How Long Does an Avocado Tree Take to Produce Fruits?

How long does it take for a Hass avocado tree to bear fruit

Growing your avocado plant is a rewarding endeavor, but it requires patience for the plant to start bearing fruits. If you have recently planted an avocado plant or are considering it, you might wonder how long it takes an avocado tree to produce fruits.

The truth is, it will take a while for your avocado plants to start producing fruits, whether you’re growing them in a pot, container, or on the ground. However, the idea of harvesting your creamy avocados is worth the wait. 

How Long Will It Take Your Avocado Plant to Produce Fruits?

Typically, avocado trees grown from a grafted tree might take 2 to 4 years to start producing fruits, while avocado plants grown from seeds might take longer, often 5 to 13 years or more, to start bearing fruits.

Factors That Determine How Long Your Avocado Plant Will Take to Produce Fruits

Grafted Vs. Seed-grown Trees

How long does a grafted avocado tree take to bear fruit


One of the factors that determine how long your avocado plant will take to produce fruits is whether the plant is grown from a grafted tree or seed. 

Avocado plants grown from grafted trees mature and produce fruits quickly compared to trees grown from seeds. Grafted avocado trees may start to bear fruits between 2 and 4 years, while seed-grown trees might take 5 to 13 years.

Climate and Location

Avocado plants thrive well in tropical and subtropical climates. So, warmer regions are ideal for avocado plants as they encourage the trees to mature and fruit faster. Although the plant will still thrive in mild winters, protect your avocado plant during harsh winters.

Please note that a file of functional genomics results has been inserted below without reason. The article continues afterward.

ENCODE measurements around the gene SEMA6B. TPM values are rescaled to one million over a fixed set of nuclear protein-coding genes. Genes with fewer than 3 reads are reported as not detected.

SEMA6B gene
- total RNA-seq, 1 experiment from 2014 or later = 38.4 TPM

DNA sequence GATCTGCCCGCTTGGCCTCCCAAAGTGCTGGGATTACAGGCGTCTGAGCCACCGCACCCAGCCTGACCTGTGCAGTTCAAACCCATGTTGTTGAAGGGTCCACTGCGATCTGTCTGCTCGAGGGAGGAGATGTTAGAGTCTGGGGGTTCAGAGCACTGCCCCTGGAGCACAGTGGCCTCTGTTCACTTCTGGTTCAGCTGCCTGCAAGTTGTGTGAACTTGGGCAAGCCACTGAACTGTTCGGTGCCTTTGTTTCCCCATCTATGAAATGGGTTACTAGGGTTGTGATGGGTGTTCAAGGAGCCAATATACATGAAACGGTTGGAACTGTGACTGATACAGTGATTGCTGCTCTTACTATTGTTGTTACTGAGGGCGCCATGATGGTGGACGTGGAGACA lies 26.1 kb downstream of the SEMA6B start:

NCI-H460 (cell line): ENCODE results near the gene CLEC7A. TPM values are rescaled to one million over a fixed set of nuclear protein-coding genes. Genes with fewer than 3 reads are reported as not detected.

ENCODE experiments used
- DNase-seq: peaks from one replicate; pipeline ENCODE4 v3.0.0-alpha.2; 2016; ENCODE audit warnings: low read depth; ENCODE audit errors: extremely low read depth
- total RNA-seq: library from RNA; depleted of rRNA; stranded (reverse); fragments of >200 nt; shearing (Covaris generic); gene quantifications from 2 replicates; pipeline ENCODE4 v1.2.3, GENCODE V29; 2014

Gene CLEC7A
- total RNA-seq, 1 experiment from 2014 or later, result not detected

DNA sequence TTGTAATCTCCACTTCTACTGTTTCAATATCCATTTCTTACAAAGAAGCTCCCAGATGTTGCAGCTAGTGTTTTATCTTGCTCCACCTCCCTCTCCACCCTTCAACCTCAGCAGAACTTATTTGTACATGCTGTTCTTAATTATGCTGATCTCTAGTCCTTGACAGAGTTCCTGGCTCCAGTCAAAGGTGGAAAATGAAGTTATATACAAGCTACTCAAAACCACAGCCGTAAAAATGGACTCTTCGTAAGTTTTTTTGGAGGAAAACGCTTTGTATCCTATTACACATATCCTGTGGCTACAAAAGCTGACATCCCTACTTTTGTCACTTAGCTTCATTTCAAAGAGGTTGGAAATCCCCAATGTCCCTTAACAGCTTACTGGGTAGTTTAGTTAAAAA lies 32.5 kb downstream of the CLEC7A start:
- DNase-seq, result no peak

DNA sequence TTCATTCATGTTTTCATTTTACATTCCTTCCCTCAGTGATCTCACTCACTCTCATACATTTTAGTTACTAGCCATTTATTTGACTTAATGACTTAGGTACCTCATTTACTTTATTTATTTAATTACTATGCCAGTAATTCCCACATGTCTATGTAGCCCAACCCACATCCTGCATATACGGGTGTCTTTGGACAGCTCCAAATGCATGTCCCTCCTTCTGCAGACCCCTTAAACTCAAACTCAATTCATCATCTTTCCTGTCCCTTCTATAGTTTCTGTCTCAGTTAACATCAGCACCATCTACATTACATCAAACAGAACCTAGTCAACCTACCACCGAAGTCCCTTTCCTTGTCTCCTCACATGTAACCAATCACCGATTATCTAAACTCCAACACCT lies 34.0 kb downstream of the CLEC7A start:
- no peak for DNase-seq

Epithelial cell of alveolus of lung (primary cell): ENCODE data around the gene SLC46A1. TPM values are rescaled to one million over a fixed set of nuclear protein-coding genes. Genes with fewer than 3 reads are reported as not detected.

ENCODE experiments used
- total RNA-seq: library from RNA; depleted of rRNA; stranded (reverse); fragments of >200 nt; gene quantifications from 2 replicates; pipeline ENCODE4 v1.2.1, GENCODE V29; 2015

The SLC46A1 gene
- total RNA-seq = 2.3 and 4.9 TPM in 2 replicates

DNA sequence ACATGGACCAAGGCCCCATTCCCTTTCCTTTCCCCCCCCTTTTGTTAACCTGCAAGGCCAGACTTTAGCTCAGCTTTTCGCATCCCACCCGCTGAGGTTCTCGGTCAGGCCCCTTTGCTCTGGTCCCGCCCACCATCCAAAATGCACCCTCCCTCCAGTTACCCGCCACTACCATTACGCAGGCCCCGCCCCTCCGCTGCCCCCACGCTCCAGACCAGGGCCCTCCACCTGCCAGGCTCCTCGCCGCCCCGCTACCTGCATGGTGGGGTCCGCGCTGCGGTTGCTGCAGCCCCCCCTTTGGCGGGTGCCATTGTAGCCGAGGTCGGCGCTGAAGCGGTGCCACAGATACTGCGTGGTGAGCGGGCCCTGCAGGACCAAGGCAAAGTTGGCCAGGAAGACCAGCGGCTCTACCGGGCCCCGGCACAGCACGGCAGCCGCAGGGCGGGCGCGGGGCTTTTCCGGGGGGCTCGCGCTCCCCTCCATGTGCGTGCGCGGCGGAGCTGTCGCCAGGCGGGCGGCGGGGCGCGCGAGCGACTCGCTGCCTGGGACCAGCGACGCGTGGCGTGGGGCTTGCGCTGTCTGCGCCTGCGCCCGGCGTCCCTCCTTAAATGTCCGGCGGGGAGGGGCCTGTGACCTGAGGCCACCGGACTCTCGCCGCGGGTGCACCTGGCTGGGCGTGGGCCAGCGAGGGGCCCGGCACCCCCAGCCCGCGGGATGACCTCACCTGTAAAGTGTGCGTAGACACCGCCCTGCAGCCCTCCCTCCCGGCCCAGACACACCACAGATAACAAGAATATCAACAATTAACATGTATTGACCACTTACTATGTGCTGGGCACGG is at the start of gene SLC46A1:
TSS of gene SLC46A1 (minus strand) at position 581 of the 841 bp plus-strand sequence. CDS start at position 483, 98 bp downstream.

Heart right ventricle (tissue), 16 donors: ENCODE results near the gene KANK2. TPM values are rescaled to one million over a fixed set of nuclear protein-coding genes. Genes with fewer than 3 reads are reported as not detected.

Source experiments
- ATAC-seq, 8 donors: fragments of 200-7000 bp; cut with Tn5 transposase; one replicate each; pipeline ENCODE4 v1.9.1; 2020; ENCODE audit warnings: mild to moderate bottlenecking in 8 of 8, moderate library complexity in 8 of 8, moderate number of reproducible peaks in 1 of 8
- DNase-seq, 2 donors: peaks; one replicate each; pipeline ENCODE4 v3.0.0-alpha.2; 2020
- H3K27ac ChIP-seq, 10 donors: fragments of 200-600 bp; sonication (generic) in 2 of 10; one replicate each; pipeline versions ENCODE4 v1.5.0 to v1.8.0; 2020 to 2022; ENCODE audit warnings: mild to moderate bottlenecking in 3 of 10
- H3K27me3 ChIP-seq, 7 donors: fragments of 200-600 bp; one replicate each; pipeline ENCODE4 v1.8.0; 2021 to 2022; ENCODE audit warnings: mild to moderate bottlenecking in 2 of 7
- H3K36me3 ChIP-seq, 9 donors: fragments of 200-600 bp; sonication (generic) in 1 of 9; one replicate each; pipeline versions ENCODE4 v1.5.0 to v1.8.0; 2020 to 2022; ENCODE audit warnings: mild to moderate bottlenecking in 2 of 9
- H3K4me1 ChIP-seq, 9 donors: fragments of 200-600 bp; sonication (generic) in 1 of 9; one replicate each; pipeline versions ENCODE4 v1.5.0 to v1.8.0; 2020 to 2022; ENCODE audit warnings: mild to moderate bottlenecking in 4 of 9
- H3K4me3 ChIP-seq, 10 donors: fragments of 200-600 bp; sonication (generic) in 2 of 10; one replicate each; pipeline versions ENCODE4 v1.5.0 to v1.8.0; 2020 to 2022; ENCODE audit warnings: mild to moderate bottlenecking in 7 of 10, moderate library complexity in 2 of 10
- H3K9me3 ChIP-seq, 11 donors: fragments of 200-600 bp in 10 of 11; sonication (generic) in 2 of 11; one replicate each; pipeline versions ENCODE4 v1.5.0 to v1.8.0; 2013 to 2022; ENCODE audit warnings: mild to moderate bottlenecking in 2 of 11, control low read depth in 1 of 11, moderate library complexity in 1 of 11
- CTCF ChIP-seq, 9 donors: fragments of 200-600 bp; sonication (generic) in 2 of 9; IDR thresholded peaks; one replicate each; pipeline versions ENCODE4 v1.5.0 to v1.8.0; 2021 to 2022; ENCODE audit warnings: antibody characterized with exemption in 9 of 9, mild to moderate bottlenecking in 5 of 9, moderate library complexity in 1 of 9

Avocado plants self-pollinate, but having multiple trees and pollinators like bees around will increase the chances of successful pollination, leading to the development of fruits.


How many times do avocado trees produce fruits in a year


Additionally, pruning also impacts the time it takes an avocado plant to fruit. A well-timed and pruned tree is likely to fruit earlier. Besides, pruning encourages lateral growth, leading to a bushier canopy that increases fruit-bearing branches, fastening the fruiting process.

Plant Care 

How you care for your avocado plant also determines how long it will take to bear fruits. For example, Proper watering and fertilization are vital for healthy development and fruiting. 

Watering your plant adequately without over-watering and applying a balanced fertilizer will help your plant fruit early.

Furthermore, planting your avocado tree in fertile and well-draining soil will contribute to a healthy plant and also influence the time your plant will take to bear fruits.

Frequently Asked Questions

How Long Does Avocado Fruit Take to Mature?

On average, it takes approximately 9 to 15 months for an avocado fruit to mature. However, this may vary depending on the variety and growing conditions of the plant. For example, the Hass variety takes around 12 to 18 months to fully mature. 

What Kind of Fertilizer Do Avocado Trees Need?

For avocado plants, go for a slow-release and balanced fertilizer with a ratio of 10-10-10 (Nitrogen, phosphorus, and potassium). 

How Do I Know If My Avocado is Type A or B?

Type A avocado plant flowers open as females in the morning and as males in the afternoon and shed pollen in the afternoon. However, type B avocado plants open their flowers as females in the afternoon and males in the morning, and pollen shedding occurs in the morning. 

Final Takeaway

While it might take several years for avocado plants to produce fruits, the satisfaction of harvesting your own delicious and creamy avocados is worth all the wait.

With proper care and ensuring you plant your avocado trees in a suitable climate and location, you will start to see your trees bearing fruits soon enough.


Author Profile

🌿 Hello! I'm Mary, the nature-loving soul behind Serene Eden. Gardener, plant whisperer, compost connoisseur, sun-soaked plant enthusiast, and avid bee-watcher. Let's cultivate beauty, one bloom at a time. 🌱🌼